Linda Joyce knew Davy when he lived in New York and was starring on Broadway in “Oliver!”. They often saw one another, and Linda kept a diary of all these events. Now that Davy is one of the world’s greatest super-stars, these early happenings take on a very special and important meaning. In this issue and in future issues of FLIP, Linda will share them with you.
Last issue, I told you some stories of David’s kicky sense of humor long before he ever thought of becoming a Monkee. There’s one I forgot about. Once, during the finale of “Oliver,” the audience could faintly hear the words of The Beatles’ song “Twist and Shout” coming from the stage. Instead of singing the closing song, David had decided to change the script slightly!
Here are some more personal memories of David during his New York days…
A teabag situation
One afternoon, after a matinee performance of “Oliver,” David and I went to one of his “haunts,” the Paramount Coffee Shop. He and I sat down at the counter, and he ordered a cup of tea. When his tea arrived, David tapped the waiter and said, “I don’t like your tea… it’s not as good as ours, y’know.” “Well, David,” answered the waiter, “what can I tell you?”
David proceeded to dunk the tea bag, and soon, there was tea all over the cup, the saucer and the counter! Deciding the tea was dark enough, David picked up the tea bag, held it high up, quietly said “Here goes!” to me, and splashed it on the counter. Everyone looked surprised, but he just put his best innocent look which said, “Oh, my, it must have slipped!” But nobody really minded. Even then, David had that certain something.
“You’re all wet!”
“David, help me!” cried out one of the boys in “Oliver!” As he turned around to see what was the matter, water sprayed David in the face. There was a water pistol fight going on backstage, so “our hero” grabbed a water pistol and squirted back with all he had! In the process, he got quite a few innocent bystanders and fans soaked! He loved the water pistol fights, and probably started as many as he ended.
The upside-down autograph
“I can’t come out dressed like this,” David replied to a group of fans one day. As it was, he had only his slacks (knickers) and a little vest on, and he was clearly embarrassed. They kept on asking for his autograph, so he sent a friend to the stage door to get their autograph books. He signed the books upside-down (which is British for Good Luck) and then asked his friend to give the autograph books back to the girls. His buddy couldn’t understand why David didn’t want to be seen, and so, blushing a bright red, David went to the door himself, mumbled an embarrassed “here y’are,” stuck his hand out the door, almost dropped the books, and ran backstage!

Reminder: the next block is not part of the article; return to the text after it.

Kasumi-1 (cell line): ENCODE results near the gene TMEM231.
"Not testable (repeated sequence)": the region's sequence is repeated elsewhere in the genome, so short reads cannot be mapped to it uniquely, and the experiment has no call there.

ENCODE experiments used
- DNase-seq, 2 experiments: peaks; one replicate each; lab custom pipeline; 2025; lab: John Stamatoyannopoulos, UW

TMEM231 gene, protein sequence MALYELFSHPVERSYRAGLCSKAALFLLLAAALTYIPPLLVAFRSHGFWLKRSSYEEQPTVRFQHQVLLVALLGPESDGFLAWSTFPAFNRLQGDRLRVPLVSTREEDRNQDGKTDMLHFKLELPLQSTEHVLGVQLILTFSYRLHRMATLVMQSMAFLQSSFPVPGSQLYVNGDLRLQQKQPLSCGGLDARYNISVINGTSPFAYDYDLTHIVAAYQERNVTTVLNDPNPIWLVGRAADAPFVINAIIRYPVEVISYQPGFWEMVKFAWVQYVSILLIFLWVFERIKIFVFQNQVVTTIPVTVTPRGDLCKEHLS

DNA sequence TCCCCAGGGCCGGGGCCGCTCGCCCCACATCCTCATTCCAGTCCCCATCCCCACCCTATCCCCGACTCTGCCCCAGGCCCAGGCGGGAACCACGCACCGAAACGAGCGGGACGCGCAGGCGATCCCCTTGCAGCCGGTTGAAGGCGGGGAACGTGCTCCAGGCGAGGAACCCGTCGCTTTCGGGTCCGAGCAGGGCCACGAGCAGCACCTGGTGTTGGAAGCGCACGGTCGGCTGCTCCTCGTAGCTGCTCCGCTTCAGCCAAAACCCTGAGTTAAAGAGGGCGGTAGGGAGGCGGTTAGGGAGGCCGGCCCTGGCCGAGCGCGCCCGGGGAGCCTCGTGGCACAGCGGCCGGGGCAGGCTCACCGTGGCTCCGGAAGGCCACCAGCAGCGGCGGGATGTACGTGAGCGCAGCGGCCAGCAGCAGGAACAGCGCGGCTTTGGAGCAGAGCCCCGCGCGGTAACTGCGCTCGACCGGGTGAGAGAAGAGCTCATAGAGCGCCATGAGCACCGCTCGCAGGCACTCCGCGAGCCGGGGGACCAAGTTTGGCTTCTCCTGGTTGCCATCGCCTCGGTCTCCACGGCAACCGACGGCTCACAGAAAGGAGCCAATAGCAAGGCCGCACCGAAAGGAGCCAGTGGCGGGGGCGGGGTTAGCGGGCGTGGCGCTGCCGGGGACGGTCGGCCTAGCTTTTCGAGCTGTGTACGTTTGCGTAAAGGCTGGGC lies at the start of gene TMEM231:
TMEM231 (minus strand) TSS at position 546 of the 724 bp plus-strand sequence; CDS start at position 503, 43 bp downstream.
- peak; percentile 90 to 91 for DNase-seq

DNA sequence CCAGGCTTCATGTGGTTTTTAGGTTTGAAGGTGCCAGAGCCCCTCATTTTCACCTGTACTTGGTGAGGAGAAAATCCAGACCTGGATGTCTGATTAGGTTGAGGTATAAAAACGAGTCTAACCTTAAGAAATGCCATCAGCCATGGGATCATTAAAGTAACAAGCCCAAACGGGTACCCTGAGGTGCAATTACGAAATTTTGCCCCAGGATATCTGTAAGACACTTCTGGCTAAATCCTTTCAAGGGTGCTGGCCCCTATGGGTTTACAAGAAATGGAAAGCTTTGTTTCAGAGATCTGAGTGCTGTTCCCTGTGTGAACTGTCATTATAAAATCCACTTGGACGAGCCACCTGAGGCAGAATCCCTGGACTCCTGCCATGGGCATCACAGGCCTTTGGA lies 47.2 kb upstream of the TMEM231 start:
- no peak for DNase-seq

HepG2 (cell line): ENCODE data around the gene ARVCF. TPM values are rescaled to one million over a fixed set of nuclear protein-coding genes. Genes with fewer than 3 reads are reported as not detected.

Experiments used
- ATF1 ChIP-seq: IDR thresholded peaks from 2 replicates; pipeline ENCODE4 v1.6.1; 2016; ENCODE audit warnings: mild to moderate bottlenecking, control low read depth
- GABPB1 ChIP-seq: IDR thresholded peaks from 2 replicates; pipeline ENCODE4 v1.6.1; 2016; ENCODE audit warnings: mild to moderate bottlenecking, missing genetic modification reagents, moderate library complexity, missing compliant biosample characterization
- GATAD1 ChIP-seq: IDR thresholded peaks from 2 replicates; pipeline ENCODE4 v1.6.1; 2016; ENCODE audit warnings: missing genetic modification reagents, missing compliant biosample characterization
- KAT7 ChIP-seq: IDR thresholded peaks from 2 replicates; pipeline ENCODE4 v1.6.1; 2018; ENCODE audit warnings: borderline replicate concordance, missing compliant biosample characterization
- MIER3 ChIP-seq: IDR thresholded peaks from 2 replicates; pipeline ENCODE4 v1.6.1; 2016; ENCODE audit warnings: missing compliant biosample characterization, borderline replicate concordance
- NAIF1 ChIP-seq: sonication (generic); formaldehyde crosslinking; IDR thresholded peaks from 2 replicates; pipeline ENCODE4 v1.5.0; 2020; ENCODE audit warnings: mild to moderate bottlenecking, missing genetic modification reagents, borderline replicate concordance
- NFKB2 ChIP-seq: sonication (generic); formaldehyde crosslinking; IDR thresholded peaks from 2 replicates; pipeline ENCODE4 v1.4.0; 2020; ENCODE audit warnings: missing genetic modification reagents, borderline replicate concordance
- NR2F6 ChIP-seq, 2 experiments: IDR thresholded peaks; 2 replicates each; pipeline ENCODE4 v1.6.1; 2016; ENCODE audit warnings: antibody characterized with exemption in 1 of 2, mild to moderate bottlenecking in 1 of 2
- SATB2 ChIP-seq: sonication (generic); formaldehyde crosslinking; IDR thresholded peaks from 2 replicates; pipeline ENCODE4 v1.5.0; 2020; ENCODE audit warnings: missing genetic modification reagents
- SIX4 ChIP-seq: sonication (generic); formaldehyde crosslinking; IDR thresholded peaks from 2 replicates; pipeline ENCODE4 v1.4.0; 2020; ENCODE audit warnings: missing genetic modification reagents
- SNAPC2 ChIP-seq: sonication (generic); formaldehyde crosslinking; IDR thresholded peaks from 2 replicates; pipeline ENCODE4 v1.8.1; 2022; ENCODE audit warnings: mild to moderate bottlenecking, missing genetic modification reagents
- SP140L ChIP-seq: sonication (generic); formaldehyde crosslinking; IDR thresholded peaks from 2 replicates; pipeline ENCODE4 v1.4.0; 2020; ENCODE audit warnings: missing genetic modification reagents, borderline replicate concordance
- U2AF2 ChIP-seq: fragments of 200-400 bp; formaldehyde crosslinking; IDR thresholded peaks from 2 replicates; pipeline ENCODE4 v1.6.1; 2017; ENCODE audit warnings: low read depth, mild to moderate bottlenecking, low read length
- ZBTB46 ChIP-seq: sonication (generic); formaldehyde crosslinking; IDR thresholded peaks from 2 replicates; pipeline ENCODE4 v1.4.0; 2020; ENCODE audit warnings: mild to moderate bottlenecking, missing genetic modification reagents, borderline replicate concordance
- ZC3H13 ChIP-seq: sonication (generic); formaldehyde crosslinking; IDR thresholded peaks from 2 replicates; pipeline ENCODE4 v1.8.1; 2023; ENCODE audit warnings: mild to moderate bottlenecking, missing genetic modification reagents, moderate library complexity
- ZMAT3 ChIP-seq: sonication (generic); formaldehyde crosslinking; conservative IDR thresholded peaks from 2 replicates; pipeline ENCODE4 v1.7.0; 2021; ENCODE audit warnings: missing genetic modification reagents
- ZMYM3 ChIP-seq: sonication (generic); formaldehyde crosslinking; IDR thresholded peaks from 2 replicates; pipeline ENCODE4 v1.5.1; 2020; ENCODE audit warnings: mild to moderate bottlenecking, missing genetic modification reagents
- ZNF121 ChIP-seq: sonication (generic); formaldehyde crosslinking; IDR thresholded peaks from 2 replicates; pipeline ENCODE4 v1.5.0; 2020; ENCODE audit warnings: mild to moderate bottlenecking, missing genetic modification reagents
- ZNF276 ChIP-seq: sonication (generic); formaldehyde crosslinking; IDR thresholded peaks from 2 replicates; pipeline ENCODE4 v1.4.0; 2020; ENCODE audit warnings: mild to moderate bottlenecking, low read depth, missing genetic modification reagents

David’s pre-Monkee records
After my first story in FLIP, you wrote me a lot of letters (which I’m still trying to answer) asking all sorts of questions about David. One of the questions which kept coming up was what records, if any, David had recorded before he became a Monkee. The facts are that David recorded three single records and one album.
The singles were: (1) Dream Girl/Take Me to Paradise, (2) What Are We Going to Do/This Bouquet, (3) Girl from Chelsea/Theme For a New Love.
The album was called “David Jones,” and included these songs: What Are We Going to Do/Maybe It’s Because I’m a Londoner/Put. Me Amongst The Girls/Any Old Iron/Theme For a New Love/lt Ain’t Me, Babe/Face Up To It/ Dream Girl/Baby, It’s Me/My Dad and This Bouquet. The album was half pop songs and half show-type tunes.
More next issue
It’s happened again! I’m out of space for this month. But I’ll have more answers to your questions about David in the next outasite issue of FLIP. It will be on sale September 7th. See you then.